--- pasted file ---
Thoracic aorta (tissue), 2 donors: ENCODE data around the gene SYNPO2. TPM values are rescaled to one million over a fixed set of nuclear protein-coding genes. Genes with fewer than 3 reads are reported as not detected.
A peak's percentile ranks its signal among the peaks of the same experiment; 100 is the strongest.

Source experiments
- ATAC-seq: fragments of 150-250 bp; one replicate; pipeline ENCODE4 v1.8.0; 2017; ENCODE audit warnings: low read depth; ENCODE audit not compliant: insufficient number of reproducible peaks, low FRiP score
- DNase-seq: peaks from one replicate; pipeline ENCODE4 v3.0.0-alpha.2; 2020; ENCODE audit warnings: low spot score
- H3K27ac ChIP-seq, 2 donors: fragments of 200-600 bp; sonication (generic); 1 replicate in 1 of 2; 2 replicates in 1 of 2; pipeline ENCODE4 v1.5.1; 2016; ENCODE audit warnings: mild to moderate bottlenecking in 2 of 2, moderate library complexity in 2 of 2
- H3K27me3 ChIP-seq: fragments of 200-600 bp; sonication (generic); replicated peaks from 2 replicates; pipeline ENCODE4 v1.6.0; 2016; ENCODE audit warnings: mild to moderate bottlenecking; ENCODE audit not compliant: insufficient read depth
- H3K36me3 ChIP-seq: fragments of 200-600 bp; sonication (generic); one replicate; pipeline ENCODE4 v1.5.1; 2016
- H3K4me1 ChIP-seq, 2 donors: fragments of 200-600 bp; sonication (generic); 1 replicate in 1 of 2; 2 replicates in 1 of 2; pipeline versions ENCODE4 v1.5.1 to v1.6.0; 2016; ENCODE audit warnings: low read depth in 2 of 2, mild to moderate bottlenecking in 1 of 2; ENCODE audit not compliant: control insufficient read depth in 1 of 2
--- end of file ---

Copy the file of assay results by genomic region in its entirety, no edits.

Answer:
Thoracic aorta (tissue), 2 donors: ENCODE data around the gene SYNPO2. TPM values are rescaled to one million over a fixed set of nuclear protein-coding genes. Genes with fewer than 3 reads are reported as not detected.
A peak's percentile ranks its signal among the peaks of the same experiment; 100 is the strongest.

Source experiments
- ATAC-seq: fragments of 150-250 bp; one replicate; pipeline ENCODE4 v1.8.0; 2017; ENCODE audit warnings: low read depth; ENCODE audit not compliant: insufficient number of reproducible peaks, low FRiP score
- DNase-seq: peaks from one replicate; pipeline ENCODE4 v3.0.0-alpha.2; 2020; ENCODE audit warnings: low spot score
- H3K27ac ChIP-seq, 2 donors: fragments of 200-600 bp; sonication (generic); 1 replicate in 1 of 2; 2 replicates in 1 of 2; pipeline ENCODE4 v1.5.1; 2016; ENCODE audit warnings: mild to moderate bottlenecking in 2 of 2, moderate library complexity in 2 of 2
- H3K27me3 ChIP-seq: fragments of 200-600 bp; sonication (generic); replicated peaks from 2 replicates; pipeline ENCODE4 v1.6.0; 2016; ENCODE audit warnings: mild to moderate bottlenecking; ENCODE audit not compliant: insufficient read depth
- H3K36me3 ChIP-seq: fragments of 200-600 bp; sonication (generic); one replicate; pipeline ENCODE4 v1.5.1; 2016
- H3K4me1 ChIP-seq, 2 donors: fragments of 200-600 bp; sonication (generic); 1 replicate in 1 of 2; 2 replicates in 1 of 2; pipeline versions ENCODE4 v1.5.1 to v1.6.0; 2016; ENCODE audit warnings: low read depth in 2 of 2, mild to moderate bottlenecking in 1 of 2; ENCODE audit not compliant: control insufficient read depth in 1 of 2